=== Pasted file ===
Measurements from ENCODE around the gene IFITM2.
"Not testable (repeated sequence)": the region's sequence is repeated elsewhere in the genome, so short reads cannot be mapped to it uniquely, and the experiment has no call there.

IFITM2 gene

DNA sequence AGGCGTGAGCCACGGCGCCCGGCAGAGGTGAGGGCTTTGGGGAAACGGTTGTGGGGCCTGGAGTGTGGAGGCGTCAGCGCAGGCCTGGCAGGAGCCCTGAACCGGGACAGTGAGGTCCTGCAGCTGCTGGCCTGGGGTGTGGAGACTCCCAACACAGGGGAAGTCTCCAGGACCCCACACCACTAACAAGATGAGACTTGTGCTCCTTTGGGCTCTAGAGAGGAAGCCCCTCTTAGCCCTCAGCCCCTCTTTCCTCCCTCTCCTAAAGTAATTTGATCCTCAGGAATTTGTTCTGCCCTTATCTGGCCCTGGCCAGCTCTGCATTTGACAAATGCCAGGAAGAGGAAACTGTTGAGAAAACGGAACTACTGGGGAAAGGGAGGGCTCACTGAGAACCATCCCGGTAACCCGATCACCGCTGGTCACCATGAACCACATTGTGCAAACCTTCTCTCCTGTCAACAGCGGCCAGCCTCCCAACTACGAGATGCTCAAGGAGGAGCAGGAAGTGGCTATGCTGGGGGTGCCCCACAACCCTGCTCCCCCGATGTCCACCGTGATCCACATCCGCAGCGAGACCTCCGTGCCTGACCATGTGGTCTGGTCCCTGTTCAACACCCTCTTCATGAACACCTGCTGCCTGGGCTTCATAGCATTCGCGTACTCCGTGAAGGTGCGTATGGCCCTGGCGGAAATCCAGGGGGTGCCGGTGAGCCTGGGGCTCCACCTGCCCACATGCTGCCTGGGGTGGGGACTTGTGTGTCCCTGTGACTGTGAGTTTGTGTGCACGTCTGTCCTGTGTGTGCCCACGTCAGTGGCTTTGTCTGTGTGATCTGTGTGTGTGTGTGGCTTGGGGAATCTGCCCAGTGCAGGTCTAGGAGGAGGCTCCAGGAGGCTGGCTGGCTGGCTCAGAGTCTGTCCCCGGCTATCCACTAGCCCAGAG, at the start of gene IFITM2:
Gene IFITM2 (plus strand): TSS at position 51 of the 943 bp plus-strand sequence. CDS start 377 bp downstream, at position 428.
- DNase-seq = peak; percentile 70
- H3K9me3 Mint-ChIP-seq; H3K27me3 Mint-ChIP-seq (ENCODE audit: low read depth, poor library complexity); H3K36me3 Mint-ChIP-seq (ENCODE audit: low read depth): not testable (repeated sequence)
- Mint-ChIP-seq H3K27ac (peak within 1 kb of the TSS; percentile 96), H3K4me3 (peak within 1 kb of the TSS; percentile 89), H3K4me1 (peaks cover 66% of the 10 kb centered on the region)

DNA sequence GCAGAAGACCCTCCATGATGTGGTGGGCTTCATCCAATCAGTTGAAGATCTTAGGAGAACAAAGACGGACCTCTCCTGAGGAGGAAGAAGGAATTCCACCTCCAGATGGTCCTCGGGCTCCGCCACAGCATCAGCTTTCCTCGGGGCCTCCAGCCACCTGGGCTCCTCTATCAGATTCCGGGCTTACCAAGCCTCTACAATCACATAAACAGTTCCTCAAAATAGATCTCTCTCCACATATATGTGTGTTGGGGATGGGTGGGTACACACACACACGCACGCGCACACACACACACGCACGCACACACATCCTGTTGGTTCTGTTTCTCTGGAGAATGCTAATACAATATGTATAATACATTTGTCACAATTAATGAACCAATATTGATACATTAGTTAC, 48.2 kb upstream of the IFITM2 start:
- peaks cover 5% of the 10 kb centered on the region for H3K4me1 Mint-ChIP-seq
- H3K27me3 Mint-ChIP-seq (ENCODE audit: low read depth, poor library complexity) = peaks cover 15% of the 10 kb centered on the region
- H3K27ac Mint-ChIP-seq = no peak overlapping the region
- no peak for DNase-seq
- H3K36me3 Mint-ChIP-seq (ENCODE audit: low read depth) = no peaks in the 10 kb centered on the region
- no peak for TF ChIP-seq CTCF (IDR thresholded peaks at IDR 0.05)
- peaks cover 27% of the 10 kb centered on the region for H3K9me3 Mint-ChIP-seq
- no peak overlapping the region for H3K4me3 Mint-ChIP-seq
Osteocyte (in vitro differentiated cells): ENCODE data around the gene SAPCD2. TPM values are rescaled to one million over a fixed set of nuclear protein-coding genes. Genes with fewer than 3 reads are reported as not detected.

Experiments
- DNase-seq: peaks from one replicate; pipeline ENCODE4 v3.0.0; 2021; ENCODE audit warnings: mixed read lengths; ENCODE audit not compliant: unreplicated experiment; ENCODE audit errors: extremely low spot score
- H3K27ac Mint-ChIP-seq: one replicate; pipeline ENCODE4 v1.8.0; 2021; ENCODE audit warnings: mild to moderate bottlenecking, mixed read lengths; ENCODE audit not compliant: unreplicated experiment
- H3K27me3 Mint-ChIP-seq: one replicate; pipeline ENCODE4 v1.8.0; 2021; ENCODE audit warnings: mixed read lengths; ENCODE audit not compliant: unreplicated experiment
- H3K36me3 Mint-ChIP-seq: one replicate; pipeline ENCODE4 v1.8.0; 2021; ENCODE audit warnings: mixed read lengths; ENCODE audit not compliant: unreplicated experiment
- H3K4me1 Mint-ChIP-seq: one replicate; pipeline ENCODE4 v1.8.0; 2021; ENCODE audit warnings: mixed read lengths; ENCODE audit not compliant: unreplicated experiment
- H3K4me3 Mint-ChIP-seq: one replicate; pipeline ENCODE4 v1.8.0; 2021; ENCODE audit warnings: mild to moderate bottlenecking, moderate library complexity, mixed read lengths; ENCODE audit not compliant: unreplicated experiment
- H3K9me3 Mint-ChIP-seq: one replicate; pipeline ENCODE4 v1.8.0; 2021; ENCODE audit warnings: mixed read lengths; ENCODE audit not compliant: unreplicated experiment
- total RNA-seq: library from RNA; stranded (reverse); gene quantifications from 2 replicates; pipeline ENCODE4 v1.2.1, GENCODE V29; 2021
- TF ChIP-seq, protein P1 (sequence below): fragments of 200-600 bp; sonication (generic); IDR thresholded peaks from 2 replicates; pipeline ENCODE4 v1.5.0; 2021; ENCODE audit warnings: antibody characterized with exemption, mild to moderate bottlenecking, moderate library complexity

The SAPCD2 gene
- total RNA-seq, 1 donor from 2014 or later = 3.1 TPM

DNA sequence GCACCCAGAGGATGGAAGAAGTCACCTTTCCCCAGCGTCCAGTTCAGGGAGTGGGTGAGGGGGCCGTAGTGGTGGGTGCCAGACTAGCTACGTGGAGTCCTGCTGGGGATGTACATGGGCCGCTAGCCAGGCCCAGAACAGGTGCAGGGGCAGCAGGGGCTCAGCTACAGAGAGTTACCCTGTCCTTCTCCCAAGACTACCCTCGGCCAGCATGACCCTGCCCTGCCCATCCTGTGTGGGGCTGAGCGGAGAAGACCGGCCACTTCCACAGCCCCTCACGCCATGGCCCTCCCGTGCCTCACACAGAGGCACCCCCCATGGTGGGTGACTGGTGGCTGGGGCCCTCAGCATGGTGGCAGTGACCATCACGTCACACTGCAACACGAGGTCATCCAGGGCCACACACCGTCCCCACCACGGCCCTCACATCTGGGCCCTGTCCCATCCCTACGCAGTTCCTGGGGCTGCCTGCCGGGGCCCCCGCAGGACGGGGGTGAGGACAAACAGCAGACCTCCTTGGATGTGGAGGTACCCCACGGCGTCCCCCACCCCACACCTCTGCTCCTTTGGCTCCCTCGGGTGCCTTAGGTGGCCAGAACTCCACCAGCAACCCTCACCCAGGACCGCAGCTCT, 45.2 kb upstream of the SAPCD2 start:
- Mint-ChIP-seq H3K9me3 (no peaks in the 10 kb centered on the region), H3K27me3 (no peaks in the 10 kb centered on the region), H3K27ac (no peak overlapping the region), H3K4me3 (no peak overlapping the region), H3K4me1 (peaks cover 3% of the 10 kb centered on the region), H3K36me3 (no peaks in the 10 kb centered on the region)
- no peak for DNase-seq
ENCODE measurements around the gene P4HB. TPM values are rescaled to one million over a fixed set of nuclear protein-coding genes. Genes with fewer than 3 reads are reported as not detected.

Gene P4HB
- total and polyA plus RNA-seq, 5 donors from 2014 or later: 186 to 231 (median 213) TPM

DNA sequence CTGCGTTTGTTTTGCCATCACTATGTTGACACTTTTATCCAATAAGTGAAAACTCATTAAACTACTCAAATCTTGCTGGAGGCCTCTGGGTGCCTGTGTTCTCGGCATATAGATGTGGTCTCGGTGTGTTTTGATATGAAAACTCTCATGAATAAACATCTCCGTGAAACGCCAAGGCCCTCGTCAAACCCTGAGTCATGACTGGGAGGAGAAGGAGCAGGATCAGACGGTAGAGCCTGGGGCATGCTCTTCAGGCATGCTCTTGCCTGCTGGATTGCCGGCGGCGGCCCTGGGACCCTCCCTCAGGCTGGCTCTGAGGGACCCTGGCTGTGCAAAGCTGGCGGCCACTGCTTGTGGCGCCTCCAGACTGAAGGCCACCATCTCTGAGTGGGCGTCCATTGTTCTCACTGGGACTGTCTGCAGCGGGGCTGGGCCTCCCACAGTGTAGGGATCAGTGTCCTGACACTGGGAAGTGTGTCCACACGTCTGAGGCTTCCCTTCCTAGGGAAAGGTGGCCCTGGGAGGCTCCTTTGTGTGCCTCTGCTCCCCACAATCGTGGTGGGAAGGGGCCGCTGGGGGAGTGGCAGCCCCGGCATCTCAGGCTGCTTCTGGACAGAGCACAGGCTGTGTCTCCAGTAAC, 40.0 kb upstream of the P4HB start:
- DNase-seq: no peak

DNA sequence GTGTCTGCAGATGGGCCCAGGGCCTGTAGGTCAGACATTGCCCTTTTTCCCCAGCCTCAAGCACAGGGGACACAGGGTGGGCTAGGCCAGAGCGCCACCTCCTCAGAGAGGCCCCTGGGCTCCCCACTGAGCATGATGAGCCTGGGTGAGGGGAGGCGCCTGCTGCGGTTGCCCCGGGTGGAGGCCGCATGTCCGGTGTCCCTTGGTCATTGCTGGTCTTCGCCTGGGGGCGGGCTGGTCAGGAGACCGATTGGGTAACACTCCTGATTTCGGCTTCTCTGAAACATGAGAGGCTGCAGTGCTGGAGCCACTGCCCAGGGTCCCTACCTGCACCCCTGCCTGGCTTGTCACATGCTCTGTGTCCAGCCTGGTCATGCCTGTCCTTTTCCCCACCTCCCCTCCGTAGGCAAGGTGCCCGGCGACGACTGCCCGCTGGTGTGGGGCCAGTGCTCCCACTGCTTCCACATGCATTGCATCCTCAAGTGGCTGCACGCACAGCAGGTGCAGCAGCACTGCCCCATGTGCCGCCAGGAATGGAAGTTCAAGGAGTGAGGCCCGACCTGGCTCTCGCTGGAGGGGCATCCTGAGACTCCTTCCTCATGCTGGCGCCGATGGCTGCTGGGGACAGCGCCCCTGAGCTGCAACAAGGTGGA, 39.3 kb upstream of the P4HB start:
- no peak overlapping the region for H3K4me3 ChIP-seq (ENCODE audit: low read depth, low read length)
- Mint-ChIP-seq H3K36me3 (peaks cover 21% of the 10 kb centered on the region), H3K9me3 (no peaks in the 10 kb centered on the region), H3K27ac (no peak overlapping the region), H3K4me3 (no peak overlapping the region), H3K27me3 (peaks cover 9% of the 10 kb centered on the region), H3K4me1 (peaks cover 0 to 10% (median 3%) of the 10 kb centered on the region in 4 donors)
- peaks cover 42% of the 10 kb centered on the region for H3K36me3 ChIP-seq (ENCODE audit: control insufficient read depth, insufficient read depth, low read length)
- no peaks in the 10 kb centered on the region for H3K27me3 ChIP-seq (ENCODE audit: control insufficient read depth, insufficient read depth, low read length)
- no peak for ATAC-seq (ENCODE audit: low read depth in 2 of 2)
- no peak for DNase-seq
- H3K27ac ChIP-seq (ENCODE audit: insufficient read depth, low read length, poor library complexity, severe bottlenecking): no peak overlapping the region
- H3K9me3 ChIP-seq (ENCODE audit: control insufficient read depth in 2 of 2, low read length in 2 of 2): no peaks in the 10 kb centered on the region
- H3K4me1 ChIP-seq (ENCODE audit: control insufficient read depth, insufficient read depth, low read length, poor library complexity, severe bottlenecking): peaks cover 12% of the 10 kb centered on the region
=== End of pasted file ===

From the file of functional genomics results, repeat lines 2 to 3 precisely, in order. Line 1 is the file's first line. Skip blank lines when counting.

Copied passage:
"Not testable (repeated sequence)": the region's sequence is repeated elsewhere in the genome, so short reads cannot be mapped to it uniquely, and the experiment has no call there.

IFITM2 gene